- Medical Assistance: Coverage is available to address to address medical issues following a rescue. If a passenger, for instance, has to be airlifted to a preferred medical facility, XL Group’s ShipShape and its more robust ShipShape Plus insurance policy provides for the cost of an medical airlift. And as an injured person should not have to travel alone, the policy also covers the fees associated with having a companion or medical professional, such as a doctor or nurse, accompany the patient on the airlift flight.
- Damage Sustained in Rescue: XL Group’s recreational marine policies address the damage to its insured yacht. If an XL-insured yacht finds itself distressed or in imminent danger and another vessel comes to its assistance and incurs damage in the rescue effort, the policy also addresses the costs of the damage to the vessel that came to the rescue. In fact, XL Group’s policy provides deductible waivers to insured yachts who respond to another boat in distress.
- Travel Expenses: If passengers of a disabled yacht are rescued at sea by a freighter, they will be the freighter’s passengers until the ship gets to its intended port. The rescue ship does not deliver its rescued passengers to their intended destination. All travel costs to get home are incurred by the individuals. To alleviate these expense concerns for its insured yachts, XL Group covers travel expenses should a yachtsman’s journey be diverted to another destination because of a rescue.
A life is a life. There is no price tag that can be attached to it. And a network of well-trained and qualified SAR organizations, along with a longstanding maritime tradition still going strong at sea, save lives without putting cost as a priority. Responsible mariners also have the option to address cost uncertainty with recreational marine insurance – to address other search and rescue expenses. Certainly, no one sets out to get in trouble but many can set out to be better prepared to overcome trouble that befalls them.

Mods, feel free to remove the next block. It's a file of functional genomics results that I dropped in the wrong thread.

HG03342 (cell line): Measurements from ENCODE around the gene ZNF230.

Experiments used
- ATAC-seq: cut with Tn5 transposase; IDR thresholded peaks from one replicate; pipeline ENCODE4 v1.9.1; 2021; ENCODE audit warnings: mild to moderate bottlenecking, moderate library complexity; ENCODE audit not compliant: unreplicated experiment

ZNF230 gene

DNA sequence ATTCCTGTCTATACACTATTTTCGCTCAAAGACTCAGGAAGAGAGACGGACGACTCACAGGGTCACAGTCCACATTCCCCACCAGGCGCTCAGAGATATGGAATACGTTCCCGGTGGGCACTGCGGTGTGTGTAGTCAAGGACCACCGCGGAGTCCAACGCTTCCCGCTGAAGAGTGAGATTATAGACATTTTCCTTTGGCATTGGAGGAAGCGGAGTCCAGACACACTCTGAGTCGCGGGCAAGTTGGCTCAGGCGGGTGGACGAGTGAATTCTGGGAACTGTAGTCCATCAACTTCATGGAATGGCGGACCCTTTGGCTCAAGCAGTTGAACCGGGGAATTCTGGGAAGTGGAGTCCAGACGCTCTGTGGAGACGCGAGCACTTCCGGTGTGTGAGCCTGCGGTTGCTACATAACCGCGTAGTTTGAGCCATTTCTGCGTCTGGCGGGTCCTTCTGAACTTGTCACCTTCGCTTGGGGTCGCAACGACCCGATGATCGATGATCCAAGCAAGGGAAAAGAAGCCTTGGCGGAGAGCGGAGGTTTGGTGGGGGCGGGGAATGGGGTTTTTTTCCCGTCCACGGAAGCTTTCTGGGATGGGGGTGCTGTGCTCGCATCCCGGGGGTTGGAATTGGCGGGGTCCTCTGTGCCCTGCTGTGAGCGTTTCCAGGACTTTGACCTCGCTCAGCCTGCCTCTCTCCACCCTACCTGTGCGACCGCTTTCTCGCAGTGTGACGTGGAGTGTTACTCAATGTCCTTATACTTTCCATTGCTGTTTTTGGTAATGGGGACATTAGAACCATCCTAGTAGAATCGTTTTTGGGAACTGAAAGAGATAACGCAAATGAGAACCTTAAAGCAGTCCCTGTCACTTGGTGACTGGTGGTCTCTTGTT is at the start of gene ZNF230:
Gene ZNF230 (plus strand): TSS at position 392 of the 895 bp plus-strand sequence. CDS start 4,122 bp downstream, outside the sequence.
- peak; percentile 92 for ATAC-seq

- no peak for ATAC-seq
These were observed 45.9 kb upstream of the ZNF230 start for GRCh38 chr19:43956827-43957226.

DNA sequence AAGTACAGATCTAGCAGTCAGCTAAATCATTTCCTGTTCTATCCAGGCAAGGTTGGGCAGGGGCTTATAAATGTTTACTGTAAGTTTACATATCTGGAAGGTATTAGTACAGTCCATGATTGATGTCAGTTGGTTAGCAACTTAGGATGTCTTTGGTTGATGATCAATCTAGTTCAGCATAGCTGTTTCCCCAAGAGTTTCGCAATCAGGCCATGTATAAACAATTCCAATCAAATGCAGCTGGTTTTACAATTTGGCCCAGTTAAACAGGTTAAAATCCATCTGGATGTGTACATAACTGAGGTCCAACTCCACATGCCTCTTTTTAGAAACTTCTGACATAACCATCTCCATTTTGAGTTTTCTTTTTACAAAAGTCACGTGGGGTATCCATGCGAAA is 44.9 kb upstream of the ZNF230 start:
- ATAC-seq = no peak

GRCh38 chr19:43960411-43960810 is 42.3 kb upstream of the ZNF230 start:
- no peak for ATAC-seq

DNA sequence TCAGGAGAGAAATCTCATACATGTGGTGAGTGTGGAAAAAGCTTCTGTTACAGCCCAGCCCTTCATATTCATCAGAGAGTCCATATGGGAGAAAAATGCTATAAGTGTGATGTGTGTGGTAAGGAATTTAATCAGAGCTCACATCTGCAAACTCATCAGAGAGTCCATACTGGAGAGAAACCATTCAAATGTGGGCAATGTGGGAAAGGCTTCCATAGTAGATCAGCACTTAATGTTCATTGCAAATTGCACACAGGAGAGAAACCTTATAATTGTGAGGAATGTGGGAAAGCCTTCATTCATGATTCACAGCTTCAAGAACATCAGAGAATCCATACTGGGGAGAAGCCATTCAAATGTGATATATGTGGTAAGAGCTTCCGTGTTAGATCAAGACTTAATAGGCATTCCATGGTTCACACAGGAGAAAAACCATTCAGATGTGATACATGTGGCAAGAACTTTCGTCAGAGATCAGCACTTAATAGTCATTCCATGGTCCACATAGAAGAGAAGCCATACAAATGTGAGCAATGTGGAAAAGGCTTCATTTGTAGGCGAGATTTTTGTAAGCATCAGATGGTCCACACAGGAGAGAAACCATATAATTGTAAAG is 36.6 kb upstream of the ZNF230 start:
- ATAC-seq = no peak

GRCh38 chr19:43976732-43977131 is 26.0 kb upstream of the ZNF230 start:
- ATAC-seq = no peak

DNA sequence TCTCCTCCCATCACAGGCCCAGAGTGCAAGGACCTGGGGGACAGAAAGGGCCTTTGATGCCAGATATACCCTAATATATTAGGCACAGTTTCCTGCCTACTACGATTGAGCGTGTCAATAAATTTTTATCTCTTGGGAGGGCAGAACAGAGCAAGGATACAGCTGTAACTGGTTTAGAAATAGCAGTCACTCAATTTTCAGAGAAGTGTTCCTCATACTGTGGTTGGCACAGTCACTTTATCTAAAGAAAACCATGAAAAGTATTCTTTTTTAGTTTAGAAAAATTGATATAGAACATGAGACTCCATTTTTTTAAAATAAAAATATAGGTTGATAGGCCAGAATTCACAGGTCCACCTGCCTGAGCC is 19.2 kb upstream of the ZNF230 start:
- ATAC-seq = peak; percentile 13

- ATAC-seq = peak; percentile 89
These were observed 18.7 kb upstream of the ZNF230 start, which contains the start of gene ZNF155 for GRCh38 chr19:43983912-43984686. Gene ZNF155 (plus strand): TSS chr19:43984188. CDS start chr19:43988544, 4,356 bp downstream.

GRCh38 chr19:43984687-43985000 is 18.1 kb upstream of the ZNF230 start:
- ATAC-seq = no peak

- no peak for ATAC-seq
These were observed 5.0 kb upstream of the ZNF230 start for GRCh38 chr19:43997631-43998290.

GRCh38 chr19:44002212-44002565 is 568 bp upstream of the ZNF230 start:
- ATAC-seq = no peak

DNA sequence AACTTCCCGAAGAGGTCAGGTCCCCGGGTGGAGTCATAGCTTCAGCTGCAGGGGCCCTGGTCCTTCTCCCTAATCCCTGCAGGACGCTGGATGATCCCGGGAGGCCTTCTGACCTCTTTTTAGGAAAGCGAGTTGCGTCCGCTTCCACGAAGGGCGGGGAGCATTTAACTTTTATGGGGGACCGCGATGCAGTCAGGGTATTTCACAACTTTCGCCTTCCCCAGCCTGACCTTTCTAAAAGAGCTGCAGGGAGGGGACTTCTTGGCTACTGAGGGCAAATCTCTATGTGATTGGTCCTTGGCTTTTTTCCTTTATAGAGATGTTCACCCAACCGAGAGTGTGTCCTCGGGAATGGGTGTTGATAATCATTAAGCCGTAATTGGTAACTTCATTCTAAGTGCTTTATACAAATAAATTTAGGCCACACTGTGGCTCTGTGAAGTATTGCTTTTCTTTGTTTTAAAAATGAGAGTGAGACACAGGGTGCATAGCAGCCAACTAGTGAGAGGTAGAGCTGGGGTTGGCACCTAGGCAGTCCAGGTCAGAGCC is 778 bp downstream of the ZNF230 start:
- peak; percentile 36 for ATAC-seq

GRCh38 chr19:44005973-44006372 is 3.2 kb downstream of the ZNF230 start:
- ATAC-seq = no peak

About the Authors…
Rick Salway leads XL Group’s Global Yacht Practice and US Commercial Recreational Marine underwriting practice.
Sue Cacoilo is a marine underwriting manager for XL Group’s recreational marine business. Collectively, they have more than five decades of marine underwriting experience and helped launch XL Group’s recreational marine business in 2012.
The information contained herein is intended for informational purposes only. Insurance coverage in any particular case will depend upon the type of policy in effect, the terms, conditions and exclusions in any such policy, and the facts of each unique situation. No representation is made that any specific insurance coverage would apply in the circumstances outlined herein. Please refer to the individual policy forms for specific coverage details.
XL Group is the global brand used by XL Group Ltd’s insurance subsidiaries. In the US, the insurance companies of XL Group Ltd are: Greenwich Insurance Company, Indian Harbor Insurance Company, XL Insurance America, Inc., XL Insurance Company of New York, Inc., and XL Specialty Insurance Company. Not all of the insurers do business in all jurisdictions nor is coverage available in all jurisdictions.